Paula Roth defends her thesis Essays on Inequality, Insolvency and Innovation
Paula Roth defends her thesis Essays on Inequality, Insolvency and Innovation on Friday 29th of May at 1:15 pm in Lecture Hall 2 at Ekonomikum, Kyrkogårdsgatan 10, Uppsala. Please note that there will be a limited number of seats as the defence will take place digitally.
The thesis addresses the topic off income inequality, especially its consequences on the economic decisions of households and individuals, with a focus on consumption and over-indebtedness. The thesis also discusses questions related to social comparisons and the driving forces behind innovation and is based on both theory and empirical work.
The Discussant is Professor Erik Lindqvist, Stockholm University and the members of the Grading committee are Professor Eva Mörk, Department of Economics, Uppsala University, Associate Professor Olle Folke, Department of Government, Uppsala University and Professor Jesper Roine, Stockholm Institute of Transition Economics, Stockholm School of Economics.
The Advisors are Professor Daniel Waldenström, Institute of Industrial Economics, Stockholm University and Associate Professor Hans Grönqvist, Department of Economics, Uppsala University.
Top Incomes and Consumption of the Nonrich – Is there a Swedish Trickle-Down Effect? (with Elin Molin): A recent empirical study by Bertrand and Morse (2016) suggests that the surge in US income inequality has led to higher consumption among nonrich households. Their evidence indicates that this is driven by a preference for maintaining status. Sweden is the country within the OECD where inequality has increased the most during the last decades. We use detailed Swedish micro data and replicate the study by Bertrand and Morse (2016). Moreover, we extend the analysis by exploring local inequality within age groups, to capture that households are more likely to interact with households in a similar phase of life. In both analyzes we find a positive relationship between rising top incomes and nonrich consumption. An increase of 10 percent of the 90th or 95th percentile of the income distribution is associated with an increase in the consumption-to-income ratio of 0.09-1.65 percent. However, in the replication we cannot rule out that the effect is driven by a rational expectation of future income growth or lower income volatility. In our extension, we find no evidence for the non-causal channels; permanent income, precautionary savings and wealth effects. We provide suggestive evidence that this relationship can be explained by a status-maintaining motive.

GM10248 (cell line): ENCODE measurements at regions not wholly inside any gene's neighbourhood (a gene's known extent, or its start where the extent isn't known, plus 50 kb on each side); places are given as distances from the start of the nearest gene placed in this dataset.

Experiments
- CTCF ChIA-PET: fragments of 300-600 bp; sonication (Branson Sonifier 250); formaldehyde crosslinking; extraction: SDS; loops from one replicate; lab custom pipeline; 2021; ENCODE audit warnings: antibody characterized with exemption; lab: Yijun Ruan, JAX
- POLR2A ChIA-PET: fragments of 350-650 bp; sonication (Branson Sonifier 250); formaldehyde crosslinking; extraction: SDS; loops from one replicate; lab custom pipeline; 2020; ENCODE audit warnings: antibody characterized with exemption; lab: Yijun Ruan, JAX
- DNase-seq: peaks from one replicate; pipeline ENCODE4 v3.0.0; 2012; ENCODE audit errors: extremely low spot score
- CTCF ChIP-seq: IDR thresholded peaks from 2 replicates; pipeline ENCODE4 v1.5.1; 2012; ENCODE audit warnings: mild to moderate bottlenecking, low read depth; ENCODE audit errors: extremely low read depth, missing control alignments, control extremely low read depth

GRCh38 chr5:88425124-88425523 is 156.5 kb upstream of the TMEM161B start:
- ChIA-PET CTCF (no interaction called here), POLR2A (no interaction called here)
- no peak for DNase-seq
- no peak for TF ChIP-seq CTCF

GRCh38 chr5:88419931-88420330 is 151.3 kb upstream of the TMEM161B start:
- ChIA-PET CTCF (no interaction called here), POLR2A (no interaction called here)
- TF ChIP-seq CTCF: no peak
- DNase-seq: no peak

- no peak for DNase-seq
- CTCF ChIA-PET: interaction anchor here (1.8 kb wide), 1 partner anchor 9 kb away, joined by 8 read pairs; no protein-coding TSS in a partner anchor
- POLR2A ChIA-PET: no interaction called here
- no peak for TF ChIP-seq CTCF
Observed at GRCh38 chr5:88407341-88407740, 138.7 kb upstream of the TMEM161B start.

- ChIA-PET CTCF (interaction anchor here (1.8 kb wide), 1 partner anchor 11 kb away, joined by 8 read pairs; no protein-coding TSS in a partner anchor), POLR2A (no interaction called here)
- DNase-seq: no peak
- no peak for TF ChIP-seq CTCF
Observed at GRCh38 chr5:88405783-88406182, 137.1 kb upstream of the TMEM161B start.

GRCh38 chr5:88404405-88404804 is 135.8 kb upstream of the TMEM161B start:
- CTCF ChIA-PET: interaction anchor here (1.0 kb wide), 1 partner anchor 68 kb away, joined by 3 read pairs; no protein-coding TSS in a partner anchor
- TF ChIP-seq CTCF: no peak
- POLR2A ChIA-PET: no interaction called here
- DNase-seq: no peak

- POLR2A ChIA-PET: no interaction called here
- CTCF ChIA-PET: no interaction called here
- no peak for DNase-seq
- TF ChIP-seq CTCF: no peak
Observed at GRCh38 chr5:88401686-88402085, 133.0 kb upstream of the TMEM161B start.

Inequality, Relative Deprivation and Financial Distress – Evidence from Swedish Register Data: Several studies have linked rising insolvency rates to increasing inequality and argued that this can be explained by individuals' desire to "Keep up with the Joneses". Using unique administrative register data on individual insolvencies in Sweden, I test whether the probability to become insolvent is related to inequality in one's reference group or to one’s income distance relative to peers. Identification relies on area fixed effects, an extensive set of background characteristics and varying the definition of relevant reference groups. The main finding is that it is not inequality per se that drives insolvency, but that higher relative deprivation increases an individual’s probability to become insolvent.
Risk-sharing and Entrepreneurship (with Matilda Kilström): In this paper, we study the role of risk-sharing in facilitating innovation. Studying entrepreneurship and innovation entails modeling an occupational choice and an effort choice. Risk-sharing may increase the number of individuals who become entrepreneurs by limiting the downside risk. The effort of entrepreneurs may, however, be hampered by high risk-sharing if this limits the returns faced by successful entrepreneurs relative to unsuccessful entrepreneurs. We construct a theoretical model where risk-sharing may be either private or provided through the welfare state by means of taxation. We show that the level of risk-sharing matters for the characteristics of entrepreneurs. Moreover, high taxes, which imply high equilibrium benefits paid out to unsuccessful entrepreneurs, encourage entrepreneurship but discourage effort.
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